Book review of coffee table book “Capturing Wildlife Moments in India” by Ashok Mahindra of The Hem Chand Mahindra Foundation with a foreword by Asad R. Rahmani, Director, Bombay Natural History Society.
One of my favorite outings is a day at the zoo. I’ve enjoyed visiting some of the best in India and find it thrilling to see the animals, birds, reptiles and aquatic life, often in their natural habitat. Then there are the various species of plants and trees, the stories and legends associated with them.
But my love for our feathered friends and four-legged species is not confined to zoos or national parks. I rejoice just as much when I see crows, mynahs, pigeons, kites, parrots and bats – and rarely, sparrows around our home.
Nature is exquisitely beautiful and relaxing and when I look at the world around me, I am filled with joy. I am thrilled that my son shares the same excitement, often saying that one of his goals is to visit every national park and zoo in the world and also do something significant in terms of preserving wildlife. May his dreams come true!
When Saevus got in touch about a book review of “Capturing Wildlife Moments in India” by Ashok Mahindra of The Hem Chand Mahindra Foundation, and sent me a digital copy, my son and I were eagerly looking forward to it.
Capturing Wildlife Moments In India
by Ashok Mahindra
The book, which is about 150 pages, is not just a visual delight with the author’s wonderful photography of a number of endangered species in their natural habitat, with special focus on the Bengal Tiger. It also has valuable information about the animals themselves along with his own perspective where he writes “My endeavour as a photographer is to encourage people to care for all threatened species – from the smallest insects to the biggest cats – before it is too late.”
He offers thirteen ways to preserve our precious wildlife more effectively along with information about special concessional packages for school children, who can play a vital role in the conservation of wildlife.
I couldn’t help feeling envious about the 30-odd wildlife locations he has visited, including UNESCO Natural World Heritage Sites to photograph the animals featured in this book.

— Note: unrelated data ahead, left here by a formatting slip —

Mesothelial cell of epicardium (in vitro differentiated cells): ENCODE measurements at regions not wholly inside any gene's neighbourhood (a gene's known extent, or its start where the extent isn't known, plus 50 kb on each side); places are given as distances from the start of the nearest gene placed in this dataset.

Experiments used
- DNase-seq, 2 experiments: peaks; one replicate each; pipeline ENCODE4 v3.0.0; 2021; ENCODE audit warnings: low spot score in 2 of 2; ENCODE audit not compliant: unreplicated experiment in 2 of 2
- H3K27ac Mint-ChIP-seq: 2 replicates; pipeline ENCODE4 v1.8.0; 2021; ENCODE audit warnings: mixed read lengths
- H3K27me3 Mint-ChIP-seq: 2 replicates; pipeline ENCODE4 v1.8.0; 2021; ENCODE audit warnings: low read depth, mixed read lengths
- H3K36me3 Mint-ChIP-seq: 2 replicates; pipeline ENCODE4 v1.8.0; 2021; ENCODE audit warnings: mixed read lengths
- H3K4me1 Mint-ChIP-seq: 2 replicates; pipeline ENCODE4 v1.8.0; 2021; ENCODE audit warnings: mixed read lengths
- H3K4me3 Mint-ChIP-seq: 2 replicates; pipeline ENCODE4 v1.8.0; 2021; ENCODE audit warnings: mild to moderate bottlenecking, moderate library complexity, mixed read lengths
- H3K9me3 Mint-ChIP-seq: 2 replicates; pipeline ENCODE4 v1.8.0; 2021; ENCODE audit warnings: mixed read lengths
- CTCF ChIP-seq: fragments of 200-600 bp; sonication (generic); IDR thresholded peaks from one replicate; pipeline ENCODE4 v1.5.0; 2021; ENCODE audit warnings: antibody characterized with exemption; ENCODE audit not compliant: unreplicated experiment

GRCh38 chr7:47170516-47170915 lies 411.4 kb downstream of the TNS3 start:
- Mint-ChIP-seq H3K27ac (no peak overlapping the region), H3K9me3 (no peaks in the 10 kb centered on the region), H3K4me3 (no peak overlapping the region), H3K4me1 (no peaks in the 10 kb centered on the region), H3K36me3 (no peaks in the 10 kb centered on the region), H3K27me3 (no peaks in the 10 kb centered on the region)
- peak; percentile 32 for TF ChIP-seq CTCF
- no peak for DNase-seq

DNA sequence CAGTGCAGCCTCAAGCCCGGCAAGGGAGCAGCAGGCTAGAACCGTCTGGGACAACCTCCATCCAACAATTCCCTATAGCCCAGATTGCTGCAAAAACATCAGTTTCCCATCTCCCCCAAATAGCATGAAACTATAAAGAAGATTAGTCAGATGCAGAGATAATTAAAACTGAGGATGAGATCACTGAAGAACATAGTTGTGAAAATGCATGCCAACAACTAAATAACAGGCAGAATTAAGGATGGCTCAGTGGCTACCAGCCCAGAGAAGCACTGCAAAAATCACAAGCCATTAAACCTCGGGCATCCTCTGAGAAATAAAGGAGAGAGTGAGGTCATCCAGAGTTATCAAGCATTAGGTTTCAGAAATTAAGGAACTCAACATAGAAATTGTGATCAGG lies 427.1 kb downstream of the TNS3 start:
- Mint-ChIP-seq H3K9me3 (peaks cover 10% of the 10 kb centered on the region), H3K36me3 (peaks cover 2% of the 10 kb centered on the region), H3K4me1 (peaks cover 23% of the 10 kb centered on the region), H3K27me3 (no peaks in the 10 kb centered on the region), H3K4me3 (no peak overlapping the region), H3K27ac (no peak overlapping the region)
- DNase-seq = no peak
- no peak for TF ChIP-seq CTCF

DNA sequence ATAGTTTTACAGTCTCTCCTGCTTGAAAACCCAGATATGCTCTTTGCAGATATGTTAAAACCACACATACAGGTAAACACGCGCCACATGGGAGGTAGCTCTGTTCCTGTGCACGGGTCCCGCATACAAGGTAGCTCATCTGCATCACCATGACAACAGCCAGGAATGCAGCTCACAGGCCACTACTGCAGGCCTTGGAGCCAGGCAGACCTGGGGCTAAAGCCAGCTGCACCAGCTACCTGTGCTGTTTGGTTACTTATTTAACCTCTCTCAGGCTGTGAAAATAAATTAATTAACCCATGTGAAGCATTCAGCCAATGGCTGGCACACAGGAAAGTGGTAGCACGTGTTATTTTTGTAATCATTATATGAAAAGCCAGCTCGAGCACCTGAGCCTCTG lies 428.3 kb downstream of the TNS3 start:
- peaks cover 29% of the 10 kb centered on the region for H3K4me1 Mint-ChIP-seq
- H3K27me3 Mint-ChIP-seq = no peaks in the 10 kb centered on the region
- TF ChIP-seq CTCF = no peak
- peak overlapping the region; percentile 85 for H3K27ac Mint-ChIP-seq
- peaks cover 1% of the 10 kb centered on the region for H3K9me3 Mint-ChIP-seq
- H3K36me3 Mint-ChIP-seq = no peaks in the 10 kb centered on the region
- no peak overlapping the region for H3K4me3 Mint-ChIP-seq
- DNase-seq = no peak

With each photo, there is information linking some of the species with Indian gods and goddesses and reference to legends and a description of unique habits of some of the species. There is a useful note on IUCN classification and the status of species. He lists interesting places to stay, which is a big plus for wildlife photography aficionados along with the chapter on camera and technique used.
Here are some exclusive images from the book:
Seeing photos from the Kazironga National Park, Assam, brought back happy memories – it was one of the places we visited in 1997 and thoroughly enjoyed the experience. I’ll never forget the crazy jeep ride into the rhino reserve.
One of the things I liked about the book was the author describing his own experiences in relation to each photograph. For instance, with his photograph of Zalim, the Bengal Tiger at Ranthambore National Park in Rajasthan he shares unique information about Zalim, who raised his two three-month old female cubs after their mother died from an infection. Not something that male Tigers usually do! The chapter on Tiger tales is fascinating, where the author shares the stories narrated to him by the guides who accompanied him.
I was a little surprised to see very few mentions from South India. Still, it is a fabulous book and I can only image the tremendous effort that went into putting it together.
In a world where the ecosystem is losing its balance on a daily basis, it has become critical for us to take action to preserve it, not just for future generations, but for ourselves. I was shocked to learn that the Asiatic Lion, which features majestically on our national emblem, is only to be found in the Gir National Park in Gujarat.
As the author mentions in the “Dedication” at the beginning of the book, “without forests and rain forests, without mangroves, woodlands, wetlands, swampy marshes and mudflats, there will be no species left for the following generations.” That’s the truth.
The book is a great guide for wildlife tourism in India, with a list of wildlife hotspots for those who are already involved in wildlife conservation and a fantastic coffee table book that will serve as a constant reminder of our duty to our environment. Buy it, gift it, cherish it!
To know more about Ashok Mahindra visit www.wildlifephotographybyakm.com
About the book:
“Capturing Wildlife Moments in India” contains 120 photographs of animals and birds of India, photographed from visits to over 30 parks,sanctuaries and other locations.
It is being published by Oxford University Press(OUP) & Bombay Natural History Society(BNHS).The book will be available at most of the major retail outlets across India and also through online retail sites like Amazon, Flipkart etc.It will also be available for sale through the BNHS website and is priced at Rs.1450″